Phase Contrast Produces Dynamic, Multiple-Beam Optical Tweezers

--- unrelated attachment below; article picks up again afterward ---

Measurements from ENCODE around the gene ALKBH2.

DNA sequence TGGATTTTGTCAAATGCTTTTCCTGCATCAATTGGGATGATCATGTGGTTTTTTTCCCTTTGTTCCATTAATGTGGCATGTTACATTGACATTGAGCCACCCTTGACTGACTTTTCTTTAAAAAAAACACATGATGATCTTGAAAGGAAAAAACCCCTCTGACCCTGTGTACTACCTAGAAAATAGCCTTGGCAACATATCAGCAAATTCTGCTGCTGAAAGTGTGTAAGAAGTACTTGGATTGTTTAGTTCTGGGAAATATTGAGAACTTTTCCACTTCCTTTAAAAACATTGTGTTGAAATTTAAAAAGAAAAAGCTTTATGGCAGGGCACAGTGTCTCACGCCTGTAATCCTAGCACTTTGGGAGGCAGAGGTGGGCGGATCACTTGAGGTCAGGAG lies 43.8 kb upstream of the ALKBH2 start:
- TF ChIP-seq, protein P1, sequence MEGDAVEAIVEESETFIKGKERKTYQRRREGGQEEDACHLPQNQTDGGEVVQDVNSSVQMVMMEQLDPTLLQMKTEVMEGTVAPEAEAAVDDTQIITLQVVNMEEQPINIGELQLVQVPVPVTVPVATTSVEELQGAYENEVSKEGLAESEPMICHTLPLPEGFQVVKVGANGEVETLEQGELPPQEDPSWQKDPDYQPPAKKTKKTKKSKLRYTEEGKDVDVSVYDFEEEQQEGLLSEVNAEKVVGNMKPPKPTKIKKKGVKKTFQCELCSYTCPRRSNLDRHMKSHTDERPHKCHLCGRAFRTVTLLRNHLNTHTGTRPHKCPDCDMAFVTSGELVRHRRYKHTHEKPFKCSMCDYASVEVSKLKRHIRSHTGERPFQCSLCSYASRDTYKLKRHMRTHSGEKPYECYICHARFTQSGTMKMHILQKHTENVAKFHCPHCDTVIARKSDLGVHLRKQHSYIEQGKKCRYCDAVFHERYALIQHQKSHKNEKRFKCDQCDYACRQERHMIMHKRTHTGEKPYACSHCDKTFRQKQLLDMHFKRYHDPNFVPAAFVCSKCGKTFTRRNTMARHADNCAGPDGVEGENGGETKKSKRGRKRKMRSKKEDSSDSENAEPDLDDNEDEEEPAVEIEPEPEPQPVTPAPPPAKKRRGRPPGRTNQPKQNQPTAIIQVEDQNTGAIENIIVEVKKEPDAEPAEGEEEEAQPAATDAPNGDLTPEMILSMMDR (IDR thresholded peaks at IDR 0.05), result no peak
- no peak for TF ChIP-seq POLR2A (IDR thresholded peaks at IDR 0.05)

Using generalized, phase-contrast-based encoding onto a spatial light modulator, researchers at the Risø National Laboratory in Roskilde, Denmark, have demonstrated a nonmechanical method to produce an array of optical trapping beams whose position, size, shape and intensity can be individually manipulated. They created the trapping patterns on the parallel-aligned, liquid-crystal-type light modulator from Hamamatsu Photonics with a Sony VGA-resolution liquid crystal projector element controlled by a PC. The modulator divided the beam from a 200-mW, 830-nm SDL diode laser into multiple optical trapping beams with approximately 1.3 mW of power. As described in the July 15 issue of Optics Express, the researchers used the system to "mouse control" as many as 16 2-µm polystyrene beads simultaneously.
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